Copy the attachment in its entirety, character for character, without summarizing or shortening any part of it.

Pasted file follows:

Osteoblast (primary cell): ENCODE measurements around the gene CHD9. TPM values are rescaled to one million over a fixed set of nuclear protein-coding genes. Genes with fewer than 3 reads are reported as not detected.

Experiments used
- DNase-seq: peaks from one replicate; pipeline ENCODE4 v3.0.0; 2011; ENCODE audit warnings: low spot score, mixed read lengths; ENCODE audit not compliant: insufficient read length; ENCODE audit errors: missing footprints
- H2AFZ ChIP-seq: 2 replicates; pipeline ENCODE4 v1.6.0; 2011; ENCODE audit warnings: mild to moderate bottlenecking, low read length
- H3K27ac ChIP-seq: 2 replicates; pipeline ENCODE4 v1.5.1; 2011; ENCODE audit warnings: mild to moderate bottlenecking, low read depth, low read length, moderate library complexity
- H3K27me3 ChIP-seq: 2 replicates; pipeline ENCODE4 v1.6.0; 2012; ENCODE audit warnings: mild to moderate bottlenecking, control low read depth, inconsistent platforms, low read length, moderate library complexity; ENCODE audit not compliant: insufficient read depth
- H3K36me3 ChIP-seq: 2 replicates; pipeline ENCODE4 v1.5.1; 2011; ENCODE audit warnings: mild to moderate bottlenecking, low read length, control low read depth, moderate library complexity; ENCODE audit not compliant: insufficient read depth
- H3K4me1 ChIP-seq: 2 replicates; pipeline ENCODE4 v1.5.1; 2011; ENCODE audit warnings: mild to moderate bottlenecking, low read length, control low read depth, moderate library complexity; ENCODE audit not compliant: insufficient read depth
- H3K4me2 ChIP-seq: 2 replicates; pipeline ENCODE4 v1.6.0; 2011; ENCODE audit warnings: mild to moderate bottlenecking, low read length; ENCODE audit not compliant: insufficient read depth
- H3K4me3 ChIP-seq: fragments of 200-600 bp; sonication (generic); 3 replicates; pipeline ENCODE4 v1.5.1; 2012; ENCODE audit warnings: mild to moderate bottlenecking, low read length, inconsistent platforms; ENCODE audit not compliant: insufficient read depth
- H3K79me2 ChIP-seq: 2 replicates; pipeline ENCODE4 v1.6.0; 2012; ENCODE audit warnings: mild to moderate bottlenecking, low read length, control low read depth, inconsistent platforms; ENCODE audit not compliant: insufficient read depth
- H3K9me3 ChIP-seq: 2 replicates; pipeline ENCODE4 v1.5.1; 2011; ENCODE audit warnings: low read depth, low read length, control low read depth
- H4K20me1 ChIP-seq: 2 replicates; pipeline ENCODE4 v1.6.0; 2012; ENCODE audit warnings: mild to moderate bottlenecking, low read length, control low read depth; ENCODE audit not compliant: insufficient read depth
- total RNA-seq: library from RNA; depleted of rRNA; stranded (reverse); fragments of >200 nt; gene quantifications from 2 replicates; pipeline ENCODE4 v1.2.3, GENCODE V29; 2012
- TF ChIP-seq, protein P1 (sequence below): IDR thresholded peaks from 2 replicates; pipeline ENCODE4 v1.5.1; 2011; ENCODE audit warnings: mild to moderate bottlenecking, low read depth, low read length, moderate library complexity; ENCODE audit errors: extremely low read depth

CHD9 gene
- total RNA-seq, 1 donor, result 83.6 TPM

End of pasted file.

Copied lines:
Osteoblast (primary cell): ENCODE measurements around the gene CHD9. TPM values are rescaled to one million over a fixed set of nuclear protein-coding genes. Genes with fewer than 3 reads are reported as not detected.

Experiments used
- DNase-seq: peaks from one replicate; pipeline ENCODE4 v3.0.0; 2011; ENCODE audit warnings: low spot score, mixed read lengths; ENCODE audit not compliant: insufficient read length; ENCODE audit errors: missing footprints
- H2AFZ ChIP-seq: 2 replicates; pipeline ENCODE4 v1.6.0; 2011; ENCODE audit warnings: mild to moderate bottlenecking, low read length
- H3K27ac ChIP-seq: 2 replicates; pipeline ENCODE4 v1.5.1; 2011; ENCODE audit warnings: mild to moderate bottlenecking, low read depth, low read length, moderate library complexity
- H3K27me3 ChIP-seq: 2 replicates; pipeline ENCODE4 v1.6.0; 2012; ENCODE audit warnings: mild to moderate bottlenecking, control low read depth, inconsistent platforms, low read length, moderate library complexity; ENCODE audit not compliant: insufficient read depth
- H3K36me3 ChIP-seq: 2 replicates; pipeline ENCODE4 v1.5.1; 2011; ENCODE audit warnings: mild to moderate bottlenecking, low read length, control low read depth, moderate library complexity; ENCODE audit not compliant: insufficient read depth
- H3K4me1 ChIP-seq: 2 replicates; pipeline ENCODE4 v1.5.1; 2011; ENCODE audit warnings: mild to moderate bottlenecking, low read length, control low read depth, moderate library complexity; ENCODE audit not compliant: insufficient read depth
- H3K4me2 ChIP-seq: 2 replicates; pipeline ENCODE4 v1.6.0; 2011; ENCODE audit warnings: mild to moderate bottlenecking, low read length; ENCODE audit not compliant: insufficient read depth
- H3K4me3 ChIP-seq: fragments of 200-600 bp; sonication (generic); 3 replicates; pipeline ENCODE4 v1.5.1; 2012; ENCODE audit warnings: mild to moderate bottlenecking, low read length, inconsistent platforms; ENCODE audit not compliant: insufficient read depth
- H3K79me2 ChIP-seq: 2 replicates; pipeline ENCODE4 v1.6.0; 2012; ENCODE audit warnings: mild to moderate bottlenecking, low read length, control low read depth, inconsistent platforms; ENCODE audit not compliant: insufficient read depth
- H3K9me3 ChIP-seq: 2 replicates; pipeline ENCODE4 v1.5.1; 2011; ENCODE audit warnings: low read depth, low read length, control low read depth
- H4K20me1 ChIP-seq: 2 replicates; pipeline ENCODE4 v1.6.0; 2012; ENCODE audit warnings: mild to moderate bottlenecking, low read length, control low read depth; ENCODE audit not compliant: insufficient read depth
- total RNA-seq: library from RNA; depleted of rRNA; stranded (reverse); fragments of >200 nt; gene quantifications from 2 replicates; pipeline ENCODE4 v1.2.3, GENCODE V29; 2012
- TF ChIP-seq, protein P1 (sequence below): IDR thresholded peaks from 2 replicates; pipeline ENCODE4 v1.5.1; 2011; ENCODE audit warnings: mild to moderate bottlenecking, low read depth, low read length, moderate library complexity; ENCODE audit errors: extremely low read depth

CHD9 gene
- total RNA-seq, 1 donor, result 83.6 TPM